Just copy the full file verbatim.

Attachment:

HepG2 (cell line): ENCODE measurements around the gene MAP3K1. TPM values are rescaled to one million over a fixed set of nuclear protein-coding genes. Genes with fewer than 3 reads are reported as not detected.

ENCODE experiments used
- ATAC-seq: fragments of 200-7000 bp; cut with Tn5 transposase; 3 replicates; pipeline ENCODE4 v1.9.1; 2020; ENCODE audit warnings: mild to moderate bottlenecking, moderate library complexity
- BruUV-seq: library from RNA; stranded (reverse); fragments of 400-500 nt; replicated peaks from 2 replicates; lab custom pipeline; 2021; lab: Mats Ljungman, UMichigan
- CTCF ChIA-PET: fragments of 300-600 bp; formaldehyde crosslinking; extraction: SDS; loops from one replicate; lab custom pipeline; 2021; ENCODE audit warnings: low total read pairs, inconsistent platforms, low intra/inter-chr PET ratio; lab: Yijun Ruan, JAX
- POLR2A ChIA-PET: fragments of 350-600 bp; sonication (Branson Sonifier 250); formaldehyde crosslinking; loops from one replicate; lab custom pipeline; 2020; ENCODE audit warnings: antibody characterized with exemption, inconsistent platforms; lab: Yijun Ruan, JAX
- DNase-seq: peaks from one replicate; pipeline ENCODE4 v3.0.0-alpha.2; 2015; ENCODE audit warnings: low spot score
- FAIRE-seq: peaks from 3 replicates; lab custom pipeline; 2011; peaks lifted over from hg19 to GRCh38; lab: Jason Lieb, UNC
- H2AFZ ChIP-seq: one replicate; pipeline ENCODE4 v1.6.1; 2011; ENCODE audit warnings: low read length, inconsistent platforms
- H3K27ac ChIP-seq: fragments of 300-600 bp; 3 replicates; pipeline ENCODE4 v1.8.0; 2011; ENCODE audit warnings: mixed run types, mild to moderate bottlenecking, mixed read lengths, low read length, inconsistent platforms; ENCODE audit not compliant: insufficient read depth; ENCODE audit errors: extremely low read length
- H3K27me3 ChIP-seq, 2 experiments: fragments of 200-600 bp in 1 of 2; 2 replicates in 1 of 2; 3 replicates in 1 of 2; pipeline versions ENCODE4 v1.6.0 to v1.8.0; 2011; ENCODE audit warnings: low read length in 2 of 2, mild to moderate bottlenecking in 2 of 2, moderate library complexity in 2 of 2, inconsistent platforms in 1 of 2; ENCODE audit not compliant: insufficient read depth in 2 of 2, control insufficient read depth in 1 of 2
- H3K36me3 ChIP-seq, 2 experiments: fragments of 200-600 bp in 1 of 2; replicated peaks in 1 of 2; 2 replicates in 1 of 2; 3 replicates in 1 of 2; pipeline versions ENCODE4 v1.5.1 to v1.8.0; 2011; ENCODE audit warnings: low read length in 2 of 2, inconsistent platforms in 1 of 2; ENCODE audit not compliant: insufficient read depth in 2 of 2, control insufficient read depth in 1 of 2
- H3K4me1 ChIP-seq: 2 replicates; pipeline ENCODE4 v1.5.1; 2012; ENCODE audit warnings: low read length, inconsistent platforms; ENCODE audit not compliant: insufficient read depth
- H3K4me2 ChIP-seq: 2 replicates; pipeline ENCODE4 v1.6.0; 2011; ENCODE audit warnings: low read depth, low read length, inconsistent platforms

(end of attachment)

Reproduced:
HepG2 (cell line): ENCODE measurements around the gene MAP3K1. TPM values are rescaled to one million over a fixed set of nuclear protein-coding genes. Genes with fewer than 3 reads are reported as not detected.

ENCODE experiments used
- ATAC-seq: fragments of 200-7000 bp; cut with Tn5 transposase; 3 replicates; pipeline ENCODE4 v1.9.1; 2020; ENCODE audit warnings: mild to moderate bottlenecking, moderate library complexity
- BruUV-seq: library from RNA; stranded (reverse); fragments of 400-500 nt; replicated peaks from 2 replicates; lab custom pipeline; 2021; lab: Mats Ljungman, UMichigan
- CTCF ChIA-PET: fragments of 300-600 bp; formaldehyde crosslinking; extraction: SDS; loops from one replicate; lab custom pipeline; 2021; ENCODE audit warnings: low total read pairs, inconsistent platforms, low intra/inter-chr PET ratio; lab: Yijun Ruan, JAX
- POLR2A ChIA-PET: fragments of 350-600 bp; sonication (Branson Sonifier 250); formaldehyde crosslinking; loops from one replicate; lab custom pipeline; 2020; ENCODE audit warnings: antibody characterized with exemption, inconsistent platforms; lab: Yijun Ruan, JAX
- DNase-seq: peaks from one replicate; pipeline ENCODE4 v3.0.0-alpha.2; 2015; ENCODE audit warnings: low spot score
- FAIRE-seq: peaks from 3 replicates; lab custom pipeline; 2011; peaks lifted over from hg19 to GRCh38; lab: Jason Lieb, UNC
- H2AFZ ChIP-seq: one replicate; pipeline ENCODE4 v1.6.1; 2011; ENCODE audit warnings: low read length, inconsistent platforms
- H3K27ac ChIP-seq: fragments of 300-600 bp; 3 replicates; pipeline ENCODE4 v1.8.0; 2011; ENCODE audit warnings: mixed run types, mild to moderate bottlenecking, mixed read lengths, low read length, inconsistent platforms; ENCODE audit not compliant: insufficient read depth; ENCODE audit errors: extremely low read length
- H3K27me3 ChIP-seq, 2 experiments: fragments of 200-600 bp in 1 of 2; 2 replicates in 1 of 2; 3 replicates in 1 of 2; pipeline versions ENCODE4 v1.6.0 to v1.8.0; 2011; ENCODE audit warnings: low read length in 2 of 2, mild to moderate bottlenecking in 2 of 2, moderate library complexity in 2 of 2, inconsistent platforms in 1 of 2; ENCODE audit not compliant: insufficient read depth in 2 of 2, control insufficient read depth in 1 of 2
- H3K36me3 ChIP-seq, 2 experiments: fragments of 200-600 bp in 1 of 2; replicated peaks in 1 of 2; 2 replicates in 1 of 2; 3 replicates in 1 of 2; pipeline versions ENCODE4 v1.5.1 to v1.8.0; 2011; ENCODE audit warnings: low read length in 2 of 2, inconsistent platforms in 1 of 2; ENCODE audit not compliant: insufficient read depth in 2 of 2, control insufficient read depth in 1 of 2
- H3K4me1 ChIP-seq: 2 replicates; pipeline ENCODE4 v1.5.1; 2012; ENCODE audit warnings: low read length, inconsistent platforms; ENCODE audit not compliant: insufficient read depth
- H3K4me2 ChIP-seq: 2 replicates; pipeline ENCODE4 v1.6.0; 2011; ENCODE audit warnings: low read depth, low read length, inconsistent platforms